Jan 24, 2020 Marshall Rinquest – A Role Model For Environmental & Humane Education
South Africa, like many countries around the world, is struggling to balance the needs of the environment as well as the development and infrastructure needs of the people. The Western Cape (in the southern portion of the country) is the home of a unique Cape Floral Region – Fynbos (which translates as “small leaf”). Fynbos is one of the five floral kingdoms in the world and it is only found in the southern tip of the African continent. Marshall Rinquest, who was raised and educated in the Western Cape, has become an important educator and role model for people who are fortunate enough to live in the region in the midst of Fynbos.
He also worked alongside humane educator, Tarryn van Wyk, who passed on to him her skills and expertise so that now he offers parallel teaching in both disciplines in all six schools in the area. In the role of environmental educator, Marshall is particularly passionate about waste as he sees the damage done to the delicate eco-system and the outstanding beauty of the area in which he lives. He is leading Greyton’s bid to become the first town in South Africa to reject the single-use shopping bag. His education work in waste management is in high demand and he is often called to travel as much as 200 miles to deliver training to pupils and teachers.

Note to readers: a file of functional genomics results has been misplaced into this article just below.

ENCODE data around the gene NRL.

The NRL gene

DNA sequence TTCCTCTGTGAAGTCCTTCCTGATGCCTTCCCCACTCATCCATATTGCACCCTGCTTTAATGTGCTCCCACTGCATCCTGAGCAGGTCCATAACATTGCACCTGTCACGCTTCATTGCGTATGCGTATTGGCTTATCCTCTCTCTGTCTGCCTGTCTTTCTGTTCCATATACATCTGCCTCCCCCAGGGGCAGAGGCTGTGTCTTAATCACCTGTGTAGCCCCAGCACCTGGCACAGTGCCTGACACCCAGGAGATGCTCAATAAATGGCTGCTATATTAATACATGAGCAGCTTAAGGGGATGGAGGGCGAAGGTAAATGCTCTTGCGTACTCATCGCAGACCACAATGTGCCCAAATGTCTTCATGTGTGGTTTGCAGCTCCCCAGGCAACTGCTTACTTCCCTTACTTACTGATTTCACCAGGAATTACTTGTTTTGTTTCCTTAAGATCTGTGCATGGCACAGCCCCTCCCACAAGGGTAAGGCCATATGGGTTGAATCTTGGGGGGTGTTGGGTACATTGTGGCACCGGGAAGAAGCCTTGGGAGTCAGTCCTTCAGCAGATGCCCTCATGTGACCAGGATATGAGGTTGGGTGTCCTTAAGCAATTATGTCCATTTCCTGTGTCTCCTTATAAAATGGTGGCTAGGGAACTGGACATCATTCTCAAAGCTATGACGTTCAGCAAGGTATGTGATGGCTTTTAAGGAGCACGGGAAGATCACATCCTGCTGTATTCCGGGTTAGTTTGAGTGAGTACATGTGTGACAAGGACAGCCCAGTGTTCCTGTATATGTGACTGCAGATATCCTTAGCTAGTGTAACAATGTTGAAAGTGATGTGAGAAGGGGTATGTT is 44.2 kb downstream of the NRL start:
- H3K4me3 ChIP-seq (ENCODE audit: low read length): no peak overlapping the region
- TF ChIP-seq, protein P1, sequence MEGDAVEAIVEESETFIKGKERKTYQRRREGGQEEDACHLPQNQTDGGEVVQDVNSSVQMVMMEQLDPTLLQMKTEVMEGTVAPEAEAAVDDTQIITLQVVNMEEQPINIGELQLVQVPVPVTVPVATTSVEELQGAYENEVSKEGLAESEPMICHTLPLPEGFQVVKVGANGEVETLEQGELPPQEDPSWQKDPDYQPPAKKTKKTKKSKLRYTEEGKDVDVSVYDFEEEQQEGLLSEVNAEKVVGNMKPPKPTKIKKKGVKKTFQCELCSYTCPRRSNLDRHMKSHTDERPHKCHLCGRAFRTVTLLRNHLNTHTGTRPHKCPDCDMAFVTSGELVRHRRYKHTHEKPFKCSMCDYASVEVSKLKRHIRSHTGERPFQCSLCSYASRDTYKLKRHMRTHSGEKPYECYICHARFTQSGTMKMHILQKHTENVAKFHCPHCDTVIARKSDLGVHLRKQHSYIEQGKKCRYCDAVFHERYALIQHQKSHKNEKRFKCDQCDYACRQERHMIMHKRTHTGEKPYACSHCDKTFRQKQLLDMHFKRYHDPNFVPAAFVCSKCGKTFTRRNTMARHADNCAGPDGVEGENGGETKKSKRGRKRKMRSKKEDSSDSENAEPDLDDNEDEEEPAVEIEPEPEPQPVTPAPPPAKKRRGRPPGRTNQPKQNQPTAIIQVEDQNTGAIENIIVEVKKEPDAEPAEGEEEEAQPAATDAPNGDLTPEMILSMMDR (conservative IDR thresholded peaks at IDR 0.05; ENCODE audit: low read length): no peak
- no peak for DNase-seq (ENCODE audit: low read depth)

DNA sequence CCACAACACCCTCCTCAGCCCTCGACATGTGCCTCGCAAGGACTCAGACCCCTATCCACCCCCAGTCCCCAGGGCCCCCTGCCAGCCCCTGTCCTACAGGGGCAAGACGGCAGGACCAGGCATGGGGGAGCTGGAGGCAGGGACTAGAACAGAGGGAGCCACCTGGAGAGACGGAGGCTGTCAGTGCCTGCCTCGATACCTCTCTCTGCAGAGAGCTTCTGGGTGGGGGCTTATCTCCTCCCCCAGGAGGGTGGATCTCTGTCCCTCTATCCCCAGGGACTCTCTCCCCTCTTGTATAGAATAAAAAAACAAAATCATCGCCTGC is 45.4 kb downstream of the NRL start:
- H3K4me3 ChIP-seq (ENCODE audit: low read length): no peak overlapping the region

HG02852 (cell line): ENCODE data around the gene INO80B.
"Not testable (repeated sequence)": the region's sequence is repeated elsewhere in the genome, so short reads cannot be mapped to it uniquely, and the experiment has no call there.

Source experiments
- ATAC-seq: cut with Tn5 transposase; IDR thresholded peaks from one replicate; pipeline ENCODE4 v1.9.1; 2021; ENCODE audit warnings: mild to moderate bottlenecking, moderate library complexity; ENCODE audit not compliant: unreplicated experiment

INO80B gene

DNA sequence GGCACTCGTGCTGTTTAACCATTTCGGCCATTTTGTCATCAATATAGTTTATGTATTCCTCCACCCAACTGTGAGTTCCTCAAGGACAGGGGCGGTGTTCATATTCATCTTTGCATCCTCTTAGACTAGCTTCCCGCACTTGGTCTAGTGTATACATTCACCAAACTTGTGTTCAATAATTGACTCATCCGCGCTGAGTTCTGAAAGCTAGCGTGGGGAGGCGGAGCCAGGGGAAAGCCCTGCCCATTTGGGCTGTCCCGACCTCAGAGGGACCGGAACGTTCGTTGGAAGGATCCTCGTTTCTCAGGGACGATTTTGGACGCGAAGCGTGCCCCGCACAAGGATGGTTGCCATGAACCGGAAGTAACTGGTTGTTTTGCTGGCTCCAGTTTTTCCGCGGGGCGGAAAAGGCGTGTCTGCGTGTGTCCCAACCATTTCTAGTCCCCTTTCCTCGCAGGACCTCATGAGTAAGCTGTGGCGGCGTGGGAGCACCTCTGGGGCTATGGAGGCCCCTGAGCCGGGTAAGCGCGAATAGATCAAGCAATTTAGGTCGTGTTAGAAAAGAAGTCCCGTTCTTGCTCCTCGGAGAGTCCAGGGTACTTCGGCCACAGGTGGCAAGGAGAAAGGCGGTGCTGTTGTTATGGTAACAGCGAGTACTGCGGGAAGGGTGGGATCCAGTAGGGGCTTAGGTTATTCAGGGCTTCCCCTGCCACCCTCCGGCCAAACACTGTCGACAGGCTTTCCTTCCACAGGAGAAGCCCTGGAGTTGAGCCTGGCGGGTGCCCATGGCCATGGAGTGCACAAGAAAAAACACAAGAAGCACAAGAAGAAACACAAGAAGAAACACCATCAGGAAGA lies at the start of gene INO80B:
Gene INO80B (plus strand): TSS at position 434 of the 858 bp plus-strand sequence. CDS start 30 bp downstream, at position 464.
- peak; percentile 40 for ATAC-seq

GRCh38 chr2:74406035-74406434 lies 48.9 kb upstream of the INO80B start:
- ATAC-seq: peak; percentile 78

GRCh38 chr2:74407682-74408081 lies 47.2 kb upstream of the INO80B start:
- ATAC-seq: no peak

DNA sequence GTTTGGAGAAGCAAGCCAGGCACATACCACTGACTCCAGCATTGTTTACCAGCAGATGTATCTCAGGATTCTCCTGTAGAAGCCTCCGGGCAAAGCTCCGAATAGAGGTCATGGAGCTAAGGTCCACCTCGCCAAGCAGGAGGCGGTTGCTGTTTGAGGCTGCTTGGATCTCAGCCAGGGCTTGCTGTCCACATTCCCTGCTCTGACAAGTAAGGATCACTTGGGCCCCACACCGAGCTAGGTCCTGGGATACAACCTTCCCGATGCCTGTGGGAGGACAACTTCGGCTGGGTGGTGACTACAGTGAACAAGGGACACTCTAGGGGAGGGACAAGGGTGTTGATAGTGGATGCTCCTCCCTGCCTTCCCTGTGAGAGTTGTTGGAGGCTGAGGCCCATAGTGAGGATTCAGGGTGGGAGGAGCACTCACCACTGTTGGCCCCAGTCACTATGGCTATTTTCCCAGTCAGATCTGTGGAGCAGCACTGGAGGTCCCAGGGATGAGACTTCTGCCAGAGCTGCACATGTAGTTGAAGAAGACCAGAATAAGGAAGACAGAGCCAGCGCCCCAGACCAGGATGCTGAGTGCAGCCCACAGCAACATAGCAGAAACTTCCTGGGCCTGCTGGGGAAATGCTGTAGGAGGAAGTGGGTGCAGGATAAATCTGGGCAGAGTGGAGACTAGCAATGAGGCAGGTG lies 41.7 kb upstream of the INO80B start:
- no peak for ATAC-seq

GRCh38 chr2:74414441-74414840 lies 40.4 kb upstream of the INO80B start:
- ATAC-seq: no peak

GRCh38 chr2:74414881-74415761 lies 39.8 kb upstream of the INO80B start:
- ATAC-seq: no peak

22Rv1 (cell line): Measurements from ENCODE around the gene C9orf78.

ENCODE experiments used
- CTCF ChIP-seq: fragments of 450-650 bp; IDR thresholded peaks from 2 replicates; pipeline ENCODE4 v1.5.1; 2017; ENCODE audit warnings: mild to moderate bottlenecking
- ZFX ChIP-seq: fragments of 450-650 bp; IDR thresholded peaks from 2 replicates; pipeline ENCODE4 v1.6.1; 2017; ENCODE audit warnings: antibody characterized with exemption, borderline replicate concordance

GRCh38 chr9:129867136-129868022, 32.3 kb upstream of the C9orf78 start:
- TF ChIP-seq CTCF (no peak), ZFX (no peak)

Marshall’s work was recognized when he received the Young Environmental Leader award as part of the EcoLogic Ceremony in Cape Town in 2016. In 2017, he was selected by the DG Murray Trust to join 29 other young African men and women in a year of training to develop their skills as leaders.
The bedrock to his working life is his family. He married his childhood sweetheart, Ruwayda, and they have two children, a boy, and a girl. In his spare time, he is a bass guitarist in The Country Conquerors, the world’s only Afrikaans reggae band and one of the few to be invited to play at the South Africa World Cup. They were also invited to tour Seychelles and have cut two albums. They use their large following to transmit messages, through their own songs, on the dangers of drugs and crime, the need to be less wasteful, and they call out to the country’s youth to join them as leaders in creating a brighter and more sustainable future for South Africa.